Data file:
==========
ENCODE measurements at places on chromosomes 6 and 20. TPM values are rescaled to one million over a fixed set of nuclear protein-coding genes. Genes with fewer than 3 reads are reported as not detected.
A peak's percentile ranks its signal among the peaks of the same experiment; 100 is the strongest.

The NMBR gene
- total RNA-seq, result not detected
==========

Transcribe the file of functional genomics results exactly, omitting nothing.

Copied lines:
ENCODE measurements at places on chromosomes 6 and 20. TPM values are rescaled to one million over a fixed set of nuclear protein-coding genes. Genes with fewer than 3 reads are reported as not detected.
A peak's percentile ranks its signal among the peaks of the same experiment; 100 is the strongest.

The NMBR gene
- total RNA-seq, result not detected